Another cause of dysfunctional internal competition is the star system, in which there is a huge spread between the best- and worst-paid employees. Companies like General Electric, Lincoln and Microsoft have flourished by showering far more rewards on top performers than on everyone else. But if you look at the empirical record, every shred of evidence shows that such companies are succeeding despite, rather than because of, such pay practices. As long as some cooperation is required to do the work, study after study shows that when organizations enforce a large spread between the best- and worst-paid, overall organizational performance suffers. Sure, one study of trucking firms showed that a large spread was linked to better overall performance, but truck drivers have a minimal need to get along with their coworkers. The opposite result is found everywhere else, including studies of baseball teams, academic institutions and top management teams in high-technology firms and in manufacturing settings.
Matt Bloom's study of 29 professional baseball teams over an eight-year period is especially interesting. Bloom is an Associate Professor at Notre Dame's Mendoza College of Business. After ruling out numerous alternative explanations, he discovered that teams with a wider pay gap (between the best- and worst-paid players) were plagued with substantially worse win-loss records, attendance and media income than teams with less dispersion. Bloom found an interesting twist: Paying top players more seems to improve individual performance, yet the inferior performance of their teams is driven, in large part, by the relatively poor performance of the average players. In other words, while so many management gurus and consultants talk about how important "A" players are, it was weak performance by the (apparently) underappreciated "B" players that explained which teams were winners and which were losers.
But don't get me wrong. Competition isn't always misguided. As the Lincoln case shows, when there is a balance between cooperation and competition, and "winners" are defined as people who help the organization and not simply themselves, competition can be quite constructive. And there's also something to be said for focusing the troops on a common enemy. Indeed, one of the best ways to spark performance is to find an "enemy" outside your company or group and declare war.
A few years ago, I was talking to a group of NASA project managers about these ideas, and when I mentioned the power of a common enemy, they talked about how much they missed the Soviet Union. They complained that now they were fighting over which people and programs in NASA deserved resources. In the good old days, the enemy was the Soviet space programand cooperation among NASA employees was intensive and all about achieving a common goal, winning the race to the moon.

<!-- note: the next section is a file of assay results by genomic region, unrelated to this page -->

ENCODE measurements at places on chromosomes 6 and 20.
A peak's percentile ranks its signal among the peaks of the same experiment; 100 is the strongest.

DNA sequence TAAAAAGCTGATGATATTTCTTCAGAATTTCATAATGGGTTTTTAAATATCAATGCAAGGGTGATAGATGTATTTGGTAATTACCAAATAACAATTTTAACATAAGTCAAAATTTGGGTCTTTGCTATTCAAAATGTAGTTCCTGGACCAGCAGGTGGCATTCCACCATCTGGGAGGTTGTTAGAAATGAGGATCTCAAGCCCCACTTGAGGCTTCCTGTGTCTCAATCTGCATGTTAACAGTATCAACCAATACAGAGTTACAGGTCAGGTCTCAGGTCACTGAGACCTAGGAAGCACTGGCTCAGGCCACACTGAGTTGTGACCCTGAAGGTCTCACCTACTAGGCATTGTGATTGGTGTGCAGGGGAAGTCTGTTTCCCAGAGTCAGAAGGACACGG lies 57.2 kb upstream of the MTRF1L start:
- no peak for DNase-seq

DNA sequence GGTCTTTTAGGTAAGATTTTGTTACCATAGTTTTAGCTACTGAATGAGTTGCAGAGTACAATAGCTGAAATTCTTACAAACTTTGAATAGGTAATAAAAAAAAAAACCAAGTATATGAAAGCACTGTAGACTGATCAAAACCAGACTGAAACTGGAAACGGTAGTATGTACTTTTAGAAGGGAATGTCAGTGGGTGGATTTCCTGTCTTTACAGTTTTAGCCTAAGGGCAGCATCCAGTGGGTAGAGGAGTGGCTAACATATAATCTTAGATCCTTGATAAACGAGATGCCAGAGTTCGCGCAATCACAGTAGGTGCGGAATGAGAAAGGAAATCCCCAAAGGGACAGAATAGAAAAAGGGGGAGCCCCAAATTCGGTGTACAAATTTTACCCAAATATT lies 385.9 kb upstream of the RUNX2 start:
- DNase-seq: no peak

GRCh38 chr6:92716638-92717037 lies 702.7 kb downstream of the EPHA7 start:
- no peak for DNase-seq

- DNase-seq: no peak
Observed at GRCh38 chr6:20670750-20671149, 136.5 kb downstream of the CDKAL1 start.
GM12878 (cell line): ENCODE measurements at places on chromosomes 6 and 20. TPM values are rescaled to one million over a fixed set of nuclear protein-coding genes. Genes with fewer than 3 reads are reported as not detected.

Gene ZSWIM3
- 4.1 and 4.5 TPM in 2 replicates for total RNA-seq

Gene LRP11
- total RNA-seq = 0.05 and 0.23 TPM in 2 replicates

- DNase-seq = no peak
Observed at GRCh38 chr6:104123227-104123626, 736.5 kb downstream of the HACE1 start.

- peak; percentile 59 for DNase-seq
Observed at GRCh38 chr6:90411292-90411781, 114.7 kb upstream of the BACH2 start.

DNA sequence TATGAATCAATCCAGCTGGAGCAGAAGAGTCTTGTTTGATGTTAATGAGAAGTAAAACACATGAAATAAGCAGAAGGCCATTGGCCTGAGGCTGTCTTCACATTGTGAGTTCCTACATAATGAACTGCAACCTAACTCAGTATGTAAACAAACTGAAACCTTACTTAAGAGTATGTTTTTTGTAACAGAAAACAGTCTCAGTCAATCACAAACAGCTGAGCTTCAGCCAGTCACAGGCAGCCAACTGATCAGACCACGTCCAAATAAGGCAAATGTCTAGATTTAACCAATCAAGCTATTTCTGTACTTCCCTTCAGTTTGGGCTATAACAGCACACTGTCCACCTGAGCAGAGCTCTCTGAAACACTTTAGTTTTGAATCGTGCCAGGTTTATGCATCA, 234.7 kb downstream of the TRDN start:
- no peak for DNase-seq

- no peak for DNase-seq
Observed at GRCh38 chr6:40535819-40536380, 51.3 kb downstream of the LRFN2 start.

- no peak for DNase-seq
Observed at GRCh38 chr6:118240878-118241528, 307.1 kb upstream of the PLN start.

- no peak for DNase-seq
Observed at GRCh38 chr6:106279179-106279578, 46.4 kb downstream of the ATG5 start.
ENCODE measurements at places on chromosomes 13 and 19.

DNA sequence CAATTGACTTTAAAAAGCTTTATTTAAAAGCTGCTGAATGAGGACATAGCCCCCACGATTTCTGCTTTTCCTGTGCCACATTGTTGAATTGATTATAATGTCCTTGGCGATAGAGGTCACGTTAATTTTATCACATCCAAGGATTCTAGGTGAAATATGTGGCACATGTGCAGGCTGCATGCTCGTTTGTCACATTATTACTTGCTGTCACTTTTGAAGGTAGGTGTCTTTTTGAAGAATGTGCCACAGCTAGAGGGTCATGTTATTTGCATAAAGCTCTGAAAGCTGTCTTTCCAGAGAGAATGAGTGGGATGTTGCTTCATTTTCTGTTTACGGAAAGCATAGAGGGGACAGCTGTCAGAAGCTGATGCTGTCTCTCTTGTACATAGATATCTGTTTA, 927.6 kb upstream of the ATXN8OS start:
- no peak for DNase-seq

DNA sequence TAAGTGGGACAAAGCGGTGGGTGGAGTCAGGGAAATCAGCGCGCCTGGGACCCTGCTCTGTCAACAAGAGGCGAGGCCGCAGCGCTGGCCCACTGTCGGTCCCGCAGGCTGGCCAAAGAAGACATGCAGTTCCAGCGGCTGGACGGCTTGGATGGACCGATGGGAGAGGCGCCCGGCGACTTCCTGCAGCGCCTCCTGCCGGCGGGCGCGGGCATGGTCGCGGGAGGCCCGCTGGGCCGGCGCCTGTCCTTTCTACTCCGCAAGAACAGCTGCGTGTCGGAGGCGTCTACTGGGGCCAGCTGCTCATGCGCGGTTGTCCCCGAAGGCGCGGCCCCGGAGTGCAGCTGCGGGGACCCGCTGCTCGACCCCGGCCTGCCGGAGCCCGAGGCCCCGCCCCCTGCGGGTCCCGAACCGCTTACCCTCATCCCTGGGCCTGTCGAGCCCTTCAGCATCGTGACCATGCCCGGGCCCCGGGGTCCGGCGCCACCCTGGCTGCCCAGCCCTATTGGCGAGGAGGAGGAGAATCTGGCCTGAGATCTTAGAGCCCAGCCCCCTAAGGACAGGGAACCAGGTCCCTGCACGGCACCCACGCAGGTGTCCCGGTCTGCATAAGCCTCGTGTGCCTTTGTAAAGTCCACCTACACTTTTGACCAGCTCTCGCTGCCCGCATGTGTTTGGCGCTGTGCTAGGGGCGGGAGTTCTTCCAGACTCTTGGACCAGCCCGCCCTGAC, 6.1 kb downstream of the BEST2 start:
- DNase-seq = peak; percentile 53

Or consider the case of Herb Kelleher, the longtime CEO of Southwest Airlines. He has been renowned for declaring war on other airlines, from Braniff and American in the early days to Frontier Airlines in recent years. I am hearing lately, though, that there is more internal friction at Southwest than before. I wonder if part of the problem is that the rest of the U.S. airline industry (except for upstart JetBlue) is in so much trouble today that Southwest doesn't have any credible enemies, so its employees are now turning their battle swords on each other.
Consider, too, PeopleSoft, which, as I write this column, faces a hostile takeover bid from Oracle. I've had regular contact with PeopleSoft in recent months because I am serving as an Honorary Fellow at the company this year. I am struck by how hard everyone has been working to help the company fight off the bid and how everyone there has been working together more cooperatively to achieve this. An IT manager I spoke to a few weeks ago told me that the takeover bid, win or lose, has been the best thing that has ever happened to PeopleSoft, that people have only thought about "beating Larry Ellison, not about themselves."
Robert I. Sutton is co-author with Jeffrey Pfeffer of The Knowing-Doing Gap: How Smart Companies Turn Knowledge into Action. He co-leads Stanford University's Center for Work, Technology and Organization. Professor Sutton's next column will appear in February.